I wonder how I can better love God, as the introvert He made me to be.

I think I need some more intentionality in my schedule. I know I need a lot of margin in my life – a lot of down time to recharge, to reenergise, to relax. I need to carve out more alone time with God, because for anyone, but especially an introvert, a Sunday morning experience with a hundred others in a room will not build the kind of connection I want and need with God. The battle we fight is not against flesh and blood, but against busy schedules and crazy work hours and our own inability to say no to everything else that will demand our time and attention.

I think I need a solid commitment to my home group community. The structure, the regularity, the purpose, the same group of people week in, week out – I lap it up as an introvert. But since it’s also not all about me, I know that being part of a small group and creating that safe space for deeper conversation is an opportunity to serve the other introverts in my community. We all need connection and community, and by showing up and contributing each week, I can contribute to something special.

And maybe when I’m next at a huge worship concert, I think perhaps I need a pair of ear plugs – to enhance, not hinder, my experience with God.

How can I embrace a ‘quiet Christianity’ that is true to the gospel, true to Jesus, and true to who God made me be?

I continue to ponder… which is rather introverted of me, indeed!

two and a half years

May 19 marks our ‘half anniversary’ – so it’s now been two and a half marvelous years of marriage. Happy half anniversary baby!!

I was reading Colossians 3:12-17 recently. We picked it to be read at our wedding ceremony by our lovely friend Jess. Rereading it once more reminded me that it doesn’t matter what gown I chose for our wedding day, or what outfit I put on for a nice date – it’s all about wearing love, all the time.

Colossians 3:12-17 – The Message

So, chosen by God for this new life of love, dress in the wardrobe God picked out for you: compassion, kindness, humility, quiet strength, discipline. Be even-tempered, content with second place, quick to forgive an offense. Forgive as quickly and completely as the Master forgave you. And regardless of what else you put on, wear love. It’s your basic, all-purpose garment. Never be without it.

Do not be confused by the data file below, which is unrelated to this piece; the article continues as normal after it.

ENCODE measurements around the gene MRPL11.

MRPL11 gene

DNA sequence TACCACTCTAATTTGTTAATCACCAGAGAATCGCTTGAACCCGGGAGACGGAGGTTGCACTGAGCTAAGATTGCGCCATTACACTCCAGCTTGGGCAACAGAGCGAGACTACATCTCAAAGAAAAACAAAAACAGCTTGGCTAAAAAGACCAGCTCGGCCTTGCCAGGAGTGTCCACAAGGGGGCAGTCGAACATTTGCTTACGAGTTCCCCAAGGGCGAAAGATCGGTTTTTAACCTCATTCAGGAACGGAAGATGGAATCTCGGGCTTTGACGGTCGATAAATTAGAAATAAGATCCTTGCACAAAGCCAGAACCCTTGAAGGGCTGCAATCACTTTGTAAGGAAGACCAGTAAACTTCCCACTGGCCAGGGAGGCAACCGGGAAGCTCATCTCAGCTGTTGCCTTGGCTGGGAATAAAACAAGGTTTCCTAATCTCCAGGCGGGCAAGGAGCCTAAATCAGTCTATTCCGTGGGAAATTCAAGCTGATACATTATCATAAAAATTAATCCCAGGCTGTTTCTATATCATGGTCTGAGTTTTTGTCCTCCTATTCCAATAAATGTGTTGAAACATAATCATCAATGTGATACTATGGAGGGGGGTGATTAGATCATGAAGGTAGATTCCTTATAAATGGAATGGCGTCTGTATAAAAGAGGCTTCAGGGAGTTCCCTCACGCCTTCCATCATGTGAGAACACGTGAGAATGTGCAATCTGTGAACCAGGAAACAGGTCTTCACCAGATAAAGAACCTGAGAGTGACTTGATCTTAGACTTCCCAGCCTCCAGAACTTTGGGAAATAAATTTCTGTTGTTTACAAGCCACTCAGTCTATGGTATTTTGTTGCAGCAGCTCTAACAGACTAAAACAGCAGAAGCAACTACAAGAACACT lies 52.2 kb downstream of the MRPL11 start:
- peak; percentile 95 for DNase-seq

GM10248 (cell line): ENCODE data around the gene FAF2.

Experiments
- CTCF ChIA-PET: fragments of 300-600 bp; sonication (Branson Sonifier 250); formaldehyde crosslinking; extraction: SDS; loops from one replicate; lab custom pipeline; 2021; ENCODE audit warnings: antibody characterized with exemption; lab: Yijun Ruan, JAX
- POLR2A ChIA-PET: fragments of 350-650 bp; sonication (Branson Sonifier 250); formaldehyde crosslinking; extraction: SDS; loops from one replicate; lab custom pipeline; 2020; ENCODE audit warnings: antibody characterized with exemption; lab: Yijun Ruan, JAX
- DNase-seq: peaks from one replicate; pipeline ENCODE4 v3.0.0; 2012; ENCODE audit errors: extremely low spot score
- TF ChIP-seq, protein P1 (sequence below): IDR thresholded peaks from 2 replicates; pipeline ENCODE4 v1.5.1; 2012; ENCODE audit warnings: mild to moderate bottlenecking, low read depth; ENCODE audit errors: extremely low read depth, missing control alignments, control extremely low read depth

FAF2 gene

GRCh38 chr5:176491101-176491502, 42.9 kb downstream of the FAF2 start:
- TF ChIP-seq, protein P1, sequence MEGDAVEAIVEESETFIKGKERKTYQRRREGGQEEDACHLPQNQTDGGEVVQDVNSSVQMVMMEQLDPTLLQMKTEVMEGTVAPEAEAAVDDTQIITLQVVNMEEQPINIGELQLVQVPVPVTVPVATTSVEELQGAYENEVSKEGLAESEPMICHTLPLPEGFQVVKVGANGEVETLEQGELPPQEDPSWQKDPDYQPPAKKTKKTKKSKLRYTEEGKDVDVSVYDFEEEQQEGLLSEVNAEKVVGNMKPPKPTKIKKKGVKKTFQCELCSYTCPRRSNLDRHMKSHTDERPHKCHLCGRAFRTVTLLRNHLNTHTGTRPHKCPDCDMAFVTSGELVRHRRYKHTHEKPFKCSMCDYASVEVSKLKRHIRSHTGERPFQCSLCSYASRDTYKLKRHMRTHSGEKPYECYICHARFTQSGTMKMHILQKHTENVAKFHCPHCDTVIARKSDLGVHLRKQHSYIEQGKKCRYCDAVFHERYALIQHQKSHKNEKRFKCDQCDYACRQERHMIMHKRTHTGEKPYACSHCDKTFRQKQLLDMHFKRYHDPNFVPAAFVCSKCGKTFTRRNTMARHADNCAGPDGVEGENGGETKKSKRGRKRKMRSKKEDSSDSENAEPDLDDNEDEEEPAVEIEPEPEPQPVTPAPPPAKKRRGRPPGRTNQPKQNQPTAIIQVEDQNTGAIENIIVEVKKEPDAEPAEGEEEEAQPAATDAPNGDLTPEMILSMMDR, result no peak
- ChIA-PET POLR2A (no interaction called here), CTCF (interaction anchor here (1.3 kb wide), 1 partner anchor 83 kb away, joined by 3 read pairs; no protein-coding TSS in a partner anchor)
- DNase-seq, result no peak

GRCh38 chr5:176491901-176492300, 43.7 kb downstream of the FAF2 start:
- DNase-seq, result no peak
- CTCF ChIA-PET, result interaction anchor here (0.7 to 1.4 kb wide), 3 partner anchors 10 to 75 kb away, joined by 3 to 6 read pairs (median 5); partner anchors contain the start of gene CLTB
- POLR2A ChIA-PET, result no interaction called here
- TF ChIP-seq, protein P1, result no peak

Let the peace of Christ keep you in tune with each other, in step with each other. None of this going off and doing your own thing. And cultivate thankfulness. Let the Word of Christ—the Message—have the run of the house. Give it plenty of room in your lives. Instruct and direct one another using good common sense. And sing, sing your hearts out to God! Let every detail in your lives—words, actions, whatever—be done in the name of the Master, Jesus, thanking God the Father every step of the way.

the romans 8 project

Last year I was encouraged (by Ann Voskamp, in this blog post) to memorise some powerful words that mean so much to me. That define and strengthen my faith, that challenge my fear, that remind me of the power of love.

I was ambitious, and started strong, and soon I had 13 verses I could whisper from memory. 13 powerful verses that are still anchored deep in my memory.

But 13 is not 39, and I wanted all 39 verses of Romans 8 to be written on my heart. But then it got hard, and I got busy, and like always, the important things somehow fall by the wayside.

And now, so many months later, I’m flicking through bad day time TV and patting the dog and I’m struck with a sudden and overwhelming feeling like I’m not doing anything important. And oh how I like to feel important! My world is a little smaller and a lot quieter than normal. I’ve been working here and there, taking classes here and there, but life is a little in limbo as we consider careers and cities, countries and continents.

So here’s what I need to do. I need to go back to the start, and I need to take it slow. I’m committing to two verses a week, and the months will go by, and whether I’m busy or bored, flat out or fancy free, I’ll be doing the most important thing – committing God’s Word to heart.

Because, as Ann says, “When you memorise Scripture, it’s like carrying your own oxygen tank.”

I haven’t carried that kind of oxygen in a long time. My Bible is so accessible, on my Kindle, on my phone, that the practice of meditating and committing words to heart is almost unknown to me. But I know I need it.

Never — NOT ONCE — have I ever known anyone to get to the end of a Scripture memory commitment and say that it didn’t make any real difference. Not a single time.

– Beth Moore

I’m using this as a little bit of public accountability for myself, but if you are interested in doing your own memorisation project, A Holy Experience (Ann’s blog) has resources for Matthew 5, 6 and 7, and Romans 1, 8 and 12 and all of Colossians.

Because maybe you need some oxygen too.